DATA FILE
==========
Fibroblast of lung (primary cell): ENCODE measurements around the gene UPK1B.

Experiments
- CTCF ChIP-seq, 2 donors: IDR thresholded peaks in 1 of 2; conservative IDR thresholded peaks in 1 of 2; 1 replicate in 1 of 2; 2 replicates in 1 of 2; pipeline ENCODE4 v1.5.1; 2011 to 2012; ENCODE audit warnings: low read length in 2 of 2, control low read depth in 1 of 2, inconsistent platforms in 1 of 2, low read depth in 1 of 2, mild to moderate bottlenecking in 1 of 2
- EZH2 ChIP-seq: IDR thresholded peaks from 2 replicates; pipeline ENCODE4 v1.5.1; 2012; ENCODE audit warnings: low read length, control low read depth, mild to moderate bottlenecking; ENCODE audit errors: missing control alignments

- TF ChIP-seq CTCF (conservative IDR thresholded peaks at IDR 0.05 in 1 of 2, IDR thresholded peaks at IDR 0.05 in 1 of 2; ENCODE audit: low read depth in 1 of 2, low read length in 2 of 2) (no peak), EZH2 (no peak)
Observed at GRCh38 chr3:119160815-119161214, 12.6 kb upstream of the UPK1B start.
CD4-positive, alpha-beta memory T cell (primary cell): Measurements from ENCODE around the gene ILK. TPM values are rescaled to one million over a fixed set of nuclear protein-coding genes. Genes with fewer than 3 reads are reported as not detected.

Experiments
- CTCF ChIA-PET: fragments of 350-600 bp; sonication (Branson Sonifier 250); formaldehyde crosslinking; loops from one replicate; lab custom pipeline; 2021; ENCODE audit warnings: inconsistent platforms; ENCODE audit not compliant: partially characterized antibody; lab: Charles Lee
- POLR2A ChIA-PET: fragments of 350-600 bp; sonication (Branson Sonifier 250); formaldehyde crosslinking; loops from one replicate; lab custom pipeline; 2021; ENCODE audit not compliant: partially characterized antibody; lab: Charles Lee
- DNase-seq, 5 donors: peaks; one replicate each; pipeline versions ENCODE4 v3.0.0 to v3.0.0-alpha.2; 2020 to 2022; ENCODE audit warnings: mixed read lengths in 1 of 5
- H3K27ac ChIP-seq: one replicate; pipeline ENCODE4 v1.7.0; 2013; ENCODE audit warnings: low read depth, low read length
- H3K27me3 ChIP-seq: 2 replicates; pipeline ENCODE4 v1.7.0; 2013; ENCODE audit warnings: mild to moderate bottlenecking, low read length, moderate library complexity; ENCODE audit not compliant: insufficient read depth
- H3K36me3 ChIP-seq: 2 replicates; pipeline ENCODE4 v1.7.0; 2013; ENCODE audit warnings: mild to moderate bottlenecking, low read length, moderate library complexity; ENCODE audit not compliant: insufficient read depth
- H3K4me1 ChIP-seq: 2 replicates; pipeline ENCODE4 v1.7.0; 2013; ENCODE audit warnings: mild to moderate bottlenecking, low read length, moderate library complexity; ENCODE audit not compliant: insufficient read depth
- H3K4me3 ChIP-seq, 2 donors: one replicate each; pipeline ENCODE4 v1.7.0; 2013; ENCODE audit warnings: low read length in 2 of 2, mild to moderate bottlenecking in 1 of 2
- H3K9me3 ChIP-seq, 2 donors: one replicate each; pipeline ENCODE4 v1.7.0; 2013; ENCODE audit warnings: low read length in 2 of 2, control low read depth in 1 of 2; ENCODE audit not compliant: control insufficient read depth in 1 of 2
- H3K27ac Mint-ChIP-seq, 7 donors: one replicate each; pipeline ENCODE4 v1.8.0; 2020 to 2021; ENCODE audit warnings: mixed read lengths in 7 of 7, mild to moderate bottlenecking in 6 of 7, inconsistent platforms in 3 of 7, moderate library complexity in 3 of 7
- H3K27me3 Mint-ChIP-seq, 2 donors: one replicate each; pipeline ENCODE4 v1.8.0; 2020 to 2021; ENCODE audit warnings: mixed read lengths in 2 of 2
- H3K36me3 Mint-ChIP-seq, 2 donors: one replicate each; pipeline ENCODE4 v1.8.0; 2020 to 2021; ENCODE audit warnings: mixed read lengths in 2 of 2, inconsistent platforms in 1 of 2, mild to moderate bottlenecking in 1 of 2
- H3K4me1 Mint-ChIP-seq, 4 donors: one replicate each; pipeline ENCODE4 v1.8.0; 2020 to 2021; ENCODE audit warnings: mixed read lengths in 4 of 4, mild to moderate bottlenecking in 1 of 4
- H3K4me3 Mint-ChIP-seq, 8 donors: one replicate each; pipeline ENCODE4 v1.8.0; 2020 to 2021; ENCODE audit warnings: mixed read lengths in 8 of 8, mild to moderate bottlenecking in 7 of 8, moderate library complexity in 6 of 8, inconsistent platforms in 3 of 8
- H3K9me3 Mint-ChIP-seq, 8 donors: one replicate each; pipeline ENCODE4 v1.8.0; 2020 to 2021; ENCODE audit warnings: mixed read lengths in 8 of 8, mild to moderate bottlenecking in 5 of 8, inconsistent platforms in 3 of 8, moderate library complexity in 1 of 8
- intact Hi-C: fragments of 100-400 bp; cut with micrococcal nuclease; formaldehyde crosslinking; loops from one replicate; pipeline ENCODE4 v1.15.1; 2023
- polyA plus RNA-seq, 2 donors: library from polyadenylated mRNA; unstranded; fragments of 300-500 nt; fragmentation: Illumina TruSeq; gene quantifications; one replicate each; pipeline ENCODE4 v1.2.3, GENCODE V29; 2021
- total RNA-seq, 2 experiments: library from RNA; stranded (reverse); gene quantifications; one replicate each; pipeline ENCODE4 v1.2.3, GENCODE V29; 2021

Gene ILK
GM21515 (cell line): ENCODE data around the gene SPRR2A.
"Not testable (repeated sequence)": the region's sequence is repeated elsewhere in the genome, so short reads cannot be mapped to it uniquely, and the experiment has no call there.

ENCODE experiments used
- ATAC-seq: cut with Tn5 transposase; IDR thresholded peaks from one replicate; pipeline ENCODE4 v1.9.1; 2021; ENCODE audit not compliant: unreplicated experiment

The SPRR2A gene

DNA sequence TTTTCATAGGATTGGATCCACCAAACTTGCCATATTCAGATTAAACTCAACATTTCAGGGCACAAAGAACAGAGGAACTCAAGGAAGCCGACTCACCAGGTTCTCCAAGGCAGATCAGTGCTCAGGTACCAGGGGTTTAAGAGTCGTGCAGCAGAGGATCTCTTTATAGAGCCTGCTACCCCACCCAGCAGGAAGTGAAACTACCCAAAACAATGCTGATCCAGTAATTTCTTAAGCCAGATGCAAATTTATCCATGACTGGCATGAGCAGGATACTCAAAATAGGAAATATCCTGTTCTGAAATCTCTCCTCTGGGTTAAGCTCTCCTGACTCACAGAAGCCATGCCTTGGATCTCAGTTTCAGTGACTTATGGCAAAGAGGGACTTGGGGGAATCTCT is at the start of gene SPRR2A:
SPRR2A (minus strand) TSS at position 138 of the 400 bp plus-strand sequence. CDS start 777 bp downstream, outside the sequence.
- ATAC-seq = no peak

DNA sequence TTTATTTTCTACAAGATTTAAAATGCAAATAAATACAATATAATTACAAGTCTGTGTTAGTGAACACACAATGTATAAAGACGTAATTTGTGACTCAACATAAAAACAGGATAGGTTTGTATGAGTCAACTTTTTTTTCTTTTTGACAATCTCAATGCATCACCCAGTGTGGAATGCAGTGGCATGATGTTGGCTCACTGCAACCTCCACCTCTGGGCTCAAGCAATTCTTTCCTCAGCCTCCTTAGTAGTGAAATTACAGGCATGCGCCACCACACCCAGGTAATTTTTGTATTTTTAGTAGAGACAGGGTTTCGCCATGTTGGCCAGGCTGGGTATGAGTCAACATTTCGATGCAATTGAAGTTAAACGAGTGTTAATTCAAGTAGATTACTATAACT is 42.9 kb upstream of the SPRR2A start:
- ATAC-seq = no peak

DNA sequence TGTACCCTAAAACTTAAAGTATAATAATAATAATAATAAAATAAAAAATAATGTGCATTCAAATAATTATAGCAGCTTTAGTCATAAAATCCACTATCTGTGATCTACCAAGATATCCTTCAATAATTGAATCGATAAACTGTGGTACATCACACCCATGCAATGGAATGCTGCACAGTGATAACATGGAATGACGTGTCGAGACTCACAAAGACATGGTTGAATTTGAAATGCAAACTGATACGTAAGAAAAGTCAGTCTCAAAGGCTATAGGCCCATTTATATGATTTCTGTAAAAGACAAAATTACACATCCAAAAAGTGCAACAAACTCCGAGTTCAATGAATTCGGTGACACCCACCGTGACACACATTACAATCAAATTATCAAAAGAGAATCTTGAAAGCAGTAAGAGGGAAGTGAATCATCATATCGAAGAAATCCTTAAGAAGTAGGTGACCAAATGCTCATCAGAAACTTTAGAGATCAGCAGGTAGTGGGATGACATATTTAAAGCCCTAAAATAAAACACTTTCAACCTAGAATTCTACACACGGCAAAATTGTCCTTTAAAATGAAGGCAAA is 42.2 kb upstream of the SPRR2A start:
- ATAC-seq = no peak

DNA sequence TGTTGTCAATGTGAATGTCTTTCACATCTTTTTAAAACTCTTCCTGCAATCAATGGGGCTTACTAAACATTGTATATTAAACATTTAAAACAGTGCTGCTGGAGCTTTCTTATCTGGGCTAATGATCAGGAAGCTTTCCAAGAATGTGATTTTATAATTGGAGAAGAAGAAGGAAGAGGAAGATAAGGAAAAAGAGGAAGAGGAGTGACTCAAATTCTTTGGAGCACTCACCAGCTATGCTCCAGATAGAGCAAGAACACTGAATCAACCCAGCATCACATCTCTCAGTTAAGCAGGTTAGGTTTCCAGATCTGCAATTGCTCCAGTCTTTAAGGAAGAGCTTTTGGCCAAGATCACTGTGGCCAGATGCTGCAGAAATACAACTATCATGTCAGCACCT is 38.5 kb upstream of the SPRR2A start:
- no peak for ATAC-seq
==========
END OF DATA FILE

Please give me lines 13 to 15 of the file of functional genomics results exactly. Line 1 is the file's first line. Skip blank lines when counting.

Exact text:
- H3K27me3 ChIP-seq: 2 replicates; pipeline ENCODE4 v1.7.0; 2013; ENCODE audit warnings: mild to moderate bottlenecking, low read length, moderate library complexity; ENCODE audit not compliant: insufficient read depth
- H3K36me3 ChIP-seq: 2 replicates; pipeline ENCODE4 v1.7.0; 2013; ENCODE audit warnings: mild to moderate bottlenecking, low read length, moderate library complexity; ENCODE audit not compliant: insufficient read depth
- H3K4me1 ChIP-seq: 2 replicates; pipeline ENCODE4 v1.7.0; 2013; ENCODE audit warnings: mild to moderate bottlenecking, low read length, moderate library complexity; ENCODE audit not compliant: insufficient read depth